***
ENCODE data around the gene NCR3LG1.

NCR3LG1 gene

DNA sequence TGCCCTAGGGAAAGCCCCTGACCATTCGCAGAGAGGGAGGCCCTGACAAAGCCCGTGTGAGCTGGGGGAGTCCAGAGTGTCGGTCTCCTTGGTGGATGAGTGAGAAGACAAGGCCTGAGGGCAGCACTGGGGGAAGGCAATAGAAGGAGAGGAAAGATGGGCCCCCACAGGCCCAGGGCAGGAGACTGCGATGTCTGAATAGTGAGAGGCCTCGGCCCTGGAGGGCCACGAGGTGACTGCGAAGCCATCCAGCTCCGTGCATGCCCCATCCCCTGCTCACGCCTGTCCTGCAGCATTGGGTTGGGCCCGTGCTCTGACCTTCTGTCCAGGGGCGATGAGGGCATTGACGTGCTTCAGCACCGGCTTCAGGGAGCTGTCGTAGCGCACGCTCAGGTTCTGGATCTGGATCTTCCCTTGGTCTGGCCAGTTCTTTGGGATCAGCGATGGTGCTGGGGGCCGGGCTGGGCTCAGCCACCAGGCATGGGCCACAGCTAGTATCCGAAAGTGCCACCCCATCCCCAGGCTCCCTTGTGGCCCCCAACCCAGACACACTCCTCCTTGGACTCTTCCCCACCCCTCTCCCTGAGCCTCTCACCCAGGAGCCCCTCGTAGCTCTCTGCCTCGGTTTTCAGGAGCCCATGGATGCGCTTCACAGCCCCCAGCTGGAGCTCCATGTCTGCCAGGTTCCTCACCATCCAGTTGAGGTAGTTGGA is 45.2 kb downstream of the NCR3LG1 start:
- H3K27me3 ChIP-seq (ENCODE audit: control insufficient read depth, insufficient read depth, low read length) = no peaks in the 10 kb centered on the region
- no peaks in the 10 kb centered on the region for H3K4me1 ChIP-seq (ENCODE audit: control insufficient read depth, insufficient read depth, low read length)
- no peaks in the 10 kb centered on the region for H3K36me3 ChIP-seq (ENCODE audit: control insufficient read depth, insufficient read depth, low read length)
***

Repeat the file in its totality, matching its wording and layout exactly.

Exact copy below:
ENCODE data around the gene NCR3LG1.

NCR3LG1 gene

DNA sequence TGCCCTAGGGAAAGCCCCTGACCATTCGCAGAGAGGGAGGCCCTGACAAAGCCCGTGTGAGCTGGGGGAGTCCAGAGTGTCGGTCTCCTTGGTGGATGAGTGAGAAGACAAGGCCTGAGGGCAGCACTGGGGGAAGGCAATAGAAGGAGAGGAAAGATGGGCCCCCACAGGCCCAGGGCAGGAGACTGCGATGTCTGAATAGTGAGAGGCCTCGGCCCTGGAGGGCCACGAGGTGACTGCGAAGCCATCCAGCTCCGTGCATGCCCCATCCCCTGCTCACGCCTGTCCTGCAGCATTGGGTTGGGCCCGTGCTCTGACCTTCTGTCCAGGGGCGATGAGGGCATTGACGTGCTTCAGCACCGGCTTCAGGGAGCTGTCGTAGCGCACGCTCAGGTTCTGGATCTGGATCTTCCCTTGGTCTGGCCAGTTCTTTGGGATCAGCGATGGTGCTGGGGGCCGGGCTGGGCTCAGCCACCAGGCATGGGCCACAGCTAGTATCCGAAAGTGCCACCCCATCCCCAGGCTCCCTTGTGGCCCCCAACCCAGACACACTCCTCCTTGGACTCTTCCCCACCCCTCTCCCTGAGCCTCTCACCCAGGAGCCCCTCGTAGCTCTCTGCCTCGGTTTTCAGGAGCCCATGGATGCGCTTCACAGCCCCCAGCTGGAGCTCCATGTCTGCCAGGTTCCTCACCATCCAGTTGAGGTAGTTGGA is 45.2 kb downstream of the NCR3LG1 start:
- H3K27me3 ChIP-seq (ENCODE audit: control insufficient read depth, insufficient read depth, low read length) = no peaks in the 10 kb centered on the region
- no peaks in the 10 kb centered on the region for H3K4me1 ChIP-seq (ENCODE audit: control insufficient read depth, insufficient read depth, low read length)
- no peaks in the 10 kb centered on the region for H3K36me3 ChIP-seq (ENCODE audit: control insufficient read depth, insufficient read depth, low read length)